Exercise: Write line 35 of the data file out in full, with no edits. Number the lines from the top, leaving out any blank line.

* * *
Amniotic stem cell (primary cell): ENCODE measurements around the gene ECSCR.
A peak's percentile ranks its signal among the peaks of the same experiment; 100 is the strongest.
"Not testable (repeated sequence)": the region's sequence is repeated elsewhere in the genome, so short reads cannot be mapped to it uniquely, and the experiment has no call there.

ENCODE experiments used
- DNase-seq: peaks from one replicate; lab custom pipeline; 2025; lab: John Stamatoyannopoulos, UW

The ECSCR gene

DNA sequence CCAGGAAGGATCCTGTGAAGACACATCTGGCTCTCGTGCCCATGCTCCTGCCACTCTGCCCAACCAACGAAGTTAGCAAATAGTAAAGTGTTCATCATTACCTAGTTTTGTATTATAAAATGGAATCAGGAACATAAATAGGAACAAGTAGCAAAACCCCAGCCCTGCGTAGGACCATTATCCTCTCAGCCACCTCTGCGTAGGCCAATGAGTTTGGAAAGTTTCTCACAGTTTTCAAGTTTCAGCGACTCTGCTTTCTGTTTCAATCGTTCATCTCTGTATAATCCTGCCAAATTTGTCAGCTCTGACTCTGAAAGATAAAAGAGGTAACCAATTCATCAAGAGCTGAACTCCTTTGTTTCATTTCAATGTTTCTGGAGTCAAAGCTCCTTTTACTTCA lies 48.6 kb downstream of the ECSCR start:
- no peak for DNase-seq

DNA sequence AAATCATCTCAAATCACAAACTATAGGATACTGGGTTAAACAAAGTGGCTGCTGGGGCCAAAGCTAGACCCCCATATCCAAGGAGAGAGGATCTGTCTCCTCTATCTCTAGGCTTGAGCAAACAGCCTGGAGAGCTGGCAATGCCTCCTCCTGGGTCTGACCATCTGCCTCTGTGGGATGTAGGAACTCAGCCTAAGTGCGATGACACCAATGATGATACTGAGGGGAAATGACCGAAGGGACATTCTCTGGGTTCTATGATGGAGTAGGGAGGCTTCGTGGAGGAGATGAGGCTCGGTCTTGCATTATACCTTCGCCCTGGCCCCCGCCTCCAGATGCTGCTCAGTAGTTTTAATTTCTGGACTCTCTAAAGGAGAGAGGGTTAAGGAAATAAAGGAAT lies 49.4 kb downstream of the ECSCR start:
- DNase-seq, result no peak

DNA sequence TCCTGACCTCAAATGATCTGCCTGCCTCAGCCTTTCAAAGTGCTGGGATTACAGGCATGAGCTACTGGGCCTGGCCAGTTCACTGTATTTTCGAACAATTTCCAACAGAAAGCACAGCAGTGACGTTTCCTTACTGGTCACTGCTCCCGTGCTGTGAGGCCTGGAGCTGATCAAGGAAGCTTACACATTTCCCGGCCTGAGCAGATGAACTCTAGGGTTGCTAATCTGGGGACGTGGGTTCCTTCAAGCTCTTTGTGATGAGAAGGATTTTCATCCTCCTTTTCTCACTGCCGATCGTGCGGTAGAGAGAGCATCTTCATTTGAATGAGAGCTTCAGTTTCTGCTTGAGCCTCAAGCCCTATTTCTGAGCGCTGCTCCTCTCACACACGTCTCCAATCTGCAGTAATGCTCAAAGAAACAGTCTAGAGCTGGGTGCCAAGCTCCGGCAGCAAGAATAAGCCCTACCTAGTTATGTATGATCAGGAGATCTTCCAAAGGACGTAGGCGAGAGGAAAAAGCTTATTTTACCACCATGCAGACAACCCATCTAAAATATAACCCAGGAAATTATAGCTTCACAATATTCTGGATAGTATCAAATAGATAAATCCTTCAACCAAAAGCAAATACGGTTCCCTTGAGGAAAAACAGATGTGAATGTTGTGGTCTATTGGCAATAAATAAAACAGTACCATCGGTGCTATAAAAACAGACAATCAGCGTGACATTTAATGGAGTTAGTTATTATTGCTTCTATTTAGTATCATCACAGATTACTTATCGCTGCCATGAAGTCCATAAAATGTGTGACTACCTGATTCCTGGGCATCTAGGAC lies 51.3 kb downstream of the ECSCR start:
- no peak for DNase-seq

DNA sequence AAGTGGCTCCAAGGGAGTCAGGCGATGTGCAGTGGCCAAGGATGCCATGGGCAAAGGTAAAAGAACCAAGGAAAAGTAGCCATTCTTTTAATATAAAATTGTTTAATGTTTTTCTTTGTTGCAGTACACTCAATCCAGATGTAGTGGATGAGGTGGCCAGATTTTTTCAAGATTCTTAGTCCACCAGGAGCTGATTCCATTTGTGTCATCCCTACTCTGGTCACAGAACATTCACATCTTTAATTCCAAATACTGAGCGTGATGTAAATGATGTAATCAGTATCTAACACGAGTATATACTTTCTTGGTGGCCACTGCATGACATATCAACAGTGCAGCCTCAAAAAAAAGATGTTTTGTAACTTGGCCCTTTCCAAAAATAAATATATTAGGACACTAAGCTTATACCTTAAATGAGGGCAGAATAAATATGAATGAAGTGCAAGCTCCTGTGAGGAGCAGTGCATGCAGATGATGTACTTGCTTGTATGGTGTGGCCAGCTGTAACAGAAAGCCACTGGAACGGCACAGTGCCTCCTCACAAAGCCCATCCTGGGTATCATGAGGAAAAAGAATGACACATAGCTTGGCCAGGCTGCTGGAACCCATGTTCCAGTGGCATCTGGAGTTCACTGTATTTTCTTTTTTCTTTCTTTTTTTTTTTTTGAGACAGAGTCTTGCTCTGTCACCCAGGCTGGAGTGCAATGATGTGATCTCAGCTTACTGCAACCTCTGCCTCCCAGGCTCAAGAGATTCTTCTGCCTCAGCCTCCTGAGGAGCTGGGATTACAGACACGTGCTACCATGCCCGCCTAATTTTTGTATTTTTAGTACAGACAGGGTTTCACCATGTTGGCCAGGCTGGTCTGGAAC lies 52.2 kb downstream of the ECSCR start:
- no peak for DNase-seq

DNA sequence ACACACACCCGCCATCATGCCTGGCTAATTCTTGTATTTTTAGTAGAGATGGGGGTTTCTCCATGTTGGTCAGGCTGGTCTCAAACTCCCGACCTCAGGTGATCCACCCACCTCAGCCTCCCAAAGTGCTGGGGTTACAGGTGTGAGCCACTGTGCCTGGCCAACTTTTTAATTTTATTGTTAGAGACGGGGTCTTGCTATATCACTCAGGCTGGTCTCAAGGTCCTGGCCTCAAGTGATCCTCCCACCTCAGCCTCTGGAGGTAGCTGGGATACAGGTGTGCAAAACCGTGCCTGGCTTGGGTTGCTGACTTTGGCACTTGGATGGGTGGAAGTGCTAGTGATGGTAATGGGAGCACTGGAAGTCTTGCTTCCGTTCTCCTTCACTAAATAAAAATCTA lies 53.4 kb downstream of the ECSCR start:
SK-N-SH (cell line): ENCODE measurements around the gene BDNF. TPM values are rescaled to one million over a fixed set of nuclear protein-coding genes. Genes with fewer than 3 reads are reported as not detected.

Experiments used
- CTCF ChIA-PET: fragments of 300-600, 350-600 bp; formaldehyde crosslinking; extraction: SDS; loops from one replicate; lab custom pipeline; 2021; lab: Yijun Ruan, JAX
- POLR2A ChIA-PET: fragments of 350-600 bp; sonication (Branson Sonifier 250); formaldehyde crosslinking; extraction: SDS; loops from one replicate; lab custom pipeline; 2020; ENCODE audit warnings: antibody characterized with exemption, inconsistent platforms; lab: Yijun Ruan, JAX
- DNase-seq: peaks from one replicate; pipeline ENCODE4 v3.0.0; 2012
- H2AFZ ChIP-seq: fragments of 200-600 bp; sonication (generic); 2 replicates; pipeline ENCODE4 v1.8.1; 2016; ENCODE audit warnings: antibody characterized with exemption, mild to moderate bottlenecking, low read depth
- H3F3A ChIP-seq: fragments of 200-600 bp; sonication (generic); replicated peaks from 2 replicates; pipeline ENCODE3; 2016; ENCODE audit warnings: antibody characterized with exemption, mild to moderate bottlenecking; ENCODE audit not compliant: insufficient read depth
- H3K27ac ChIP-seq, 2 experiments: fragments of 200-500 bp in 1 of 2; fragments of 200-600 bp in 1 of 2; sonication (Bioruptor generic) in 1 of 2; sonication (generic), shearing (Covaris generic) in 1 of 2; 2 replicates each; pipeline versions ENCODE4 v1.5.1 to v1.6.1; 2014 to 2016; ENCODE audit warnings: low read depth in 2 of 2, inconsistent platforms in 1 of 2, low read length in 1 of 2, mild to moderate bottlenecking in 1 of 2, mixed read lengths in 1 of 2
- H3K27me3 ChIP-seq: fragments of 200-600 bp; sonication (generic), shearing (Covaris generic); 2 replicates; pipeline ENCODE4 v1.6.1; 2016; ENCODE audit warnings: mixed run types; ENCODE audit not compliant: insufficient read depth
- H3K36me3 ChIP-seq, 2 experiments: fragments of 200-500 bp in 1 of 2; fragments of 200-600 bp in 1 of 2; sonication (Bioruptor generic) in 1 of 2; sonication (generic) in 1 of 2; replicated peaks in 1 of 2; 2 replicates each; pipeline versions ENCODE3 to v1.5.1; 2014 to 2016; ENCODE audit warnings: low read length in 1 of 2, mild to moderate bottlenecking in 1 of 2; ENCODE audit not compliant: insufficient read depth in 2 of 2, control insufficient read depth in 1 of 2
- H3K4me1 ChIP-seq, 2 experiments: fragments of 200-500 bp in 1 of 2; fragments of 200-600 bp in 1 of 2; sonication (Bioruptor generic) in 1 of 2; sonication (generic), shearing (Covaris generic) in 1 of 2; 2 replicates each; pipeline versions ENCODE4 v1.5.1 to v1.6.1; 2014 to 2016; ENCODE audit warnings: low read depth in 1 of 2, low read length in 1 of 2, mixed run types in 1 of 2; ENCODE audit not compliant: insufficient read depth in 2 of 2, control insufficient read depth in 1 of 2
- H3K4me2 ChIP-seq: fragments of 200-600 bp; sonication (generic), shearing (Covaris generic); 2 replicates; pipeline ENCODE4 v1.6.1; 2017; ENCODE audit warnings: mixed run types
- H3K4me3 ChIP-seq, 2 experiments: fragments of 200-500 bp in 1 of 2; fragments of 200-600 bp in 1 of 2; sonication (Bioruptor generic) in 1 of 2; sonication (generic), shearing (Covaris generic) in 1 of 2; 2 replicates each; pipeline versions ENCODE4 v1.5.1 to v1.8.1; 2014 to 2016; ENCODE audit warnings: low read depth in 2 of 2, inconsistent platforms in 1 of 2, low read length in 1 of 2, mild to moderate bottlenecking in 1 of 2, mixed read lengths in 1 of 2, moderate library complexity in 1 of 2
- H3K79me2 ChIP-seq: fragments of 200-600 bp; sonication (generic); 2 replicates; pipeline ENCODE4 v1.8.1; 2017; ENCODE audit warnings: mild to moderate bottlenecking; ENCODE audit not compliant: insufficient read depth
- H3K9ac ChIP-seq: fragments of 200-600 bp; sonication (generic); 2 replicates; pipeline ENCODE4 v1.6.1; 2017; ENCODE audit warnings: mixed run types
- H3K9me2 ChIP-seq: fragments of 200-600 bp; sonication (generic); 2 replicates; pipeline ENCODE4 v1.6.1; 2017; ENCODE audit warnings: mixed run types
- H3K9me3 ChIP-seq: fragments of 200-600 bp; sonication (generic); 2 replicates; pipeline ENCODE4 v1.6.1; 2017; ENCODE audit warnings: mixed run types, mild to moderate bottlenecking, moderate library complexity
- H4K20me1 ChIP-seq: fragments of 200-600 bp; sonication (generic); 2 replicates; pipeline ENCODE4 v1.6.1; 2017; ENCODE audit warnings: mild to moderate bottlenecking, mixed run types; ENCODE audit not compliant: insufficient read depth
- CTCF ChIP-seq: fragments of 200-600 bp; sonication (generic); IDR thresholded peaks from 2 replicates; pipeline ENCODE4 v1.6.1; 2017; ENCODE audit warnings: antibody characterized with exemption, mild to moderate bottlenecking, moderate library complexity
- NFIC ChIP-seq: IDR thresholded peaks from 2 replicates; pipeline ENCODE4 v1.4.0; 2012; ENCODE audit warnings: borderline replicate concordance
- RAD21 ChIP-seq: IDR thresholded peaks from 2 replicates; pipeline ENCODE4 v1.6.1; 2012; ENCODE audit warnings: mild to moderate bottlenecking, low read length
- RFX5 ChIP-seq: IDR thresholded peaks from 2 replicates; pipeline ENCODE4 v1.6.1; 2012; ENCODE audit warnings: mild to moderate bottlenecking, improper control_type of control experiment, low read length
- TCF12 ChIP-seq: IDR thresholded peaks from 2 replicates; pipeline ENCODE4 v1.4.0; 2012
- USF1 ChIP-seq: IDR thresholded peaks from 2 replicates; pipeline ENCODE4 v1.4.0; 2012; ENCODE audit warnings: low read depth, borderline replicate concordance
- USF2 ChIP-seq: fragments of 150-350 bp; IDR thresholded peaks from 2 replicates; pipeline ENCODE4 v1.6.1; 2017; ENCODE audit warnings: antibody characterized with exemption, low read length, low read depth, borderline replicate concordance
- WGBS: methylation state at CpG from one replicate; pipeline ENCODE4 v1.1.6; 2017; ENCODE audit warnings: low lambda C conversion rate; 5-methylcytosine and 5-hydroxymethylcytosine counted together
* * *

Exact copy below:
- NFIC ChIP-seq: IDR thresholded peaks from 2 replicates; pipeline ENCODE4 v1.4.0; 2012; ENCODE audit warnings: borderline replicate concordance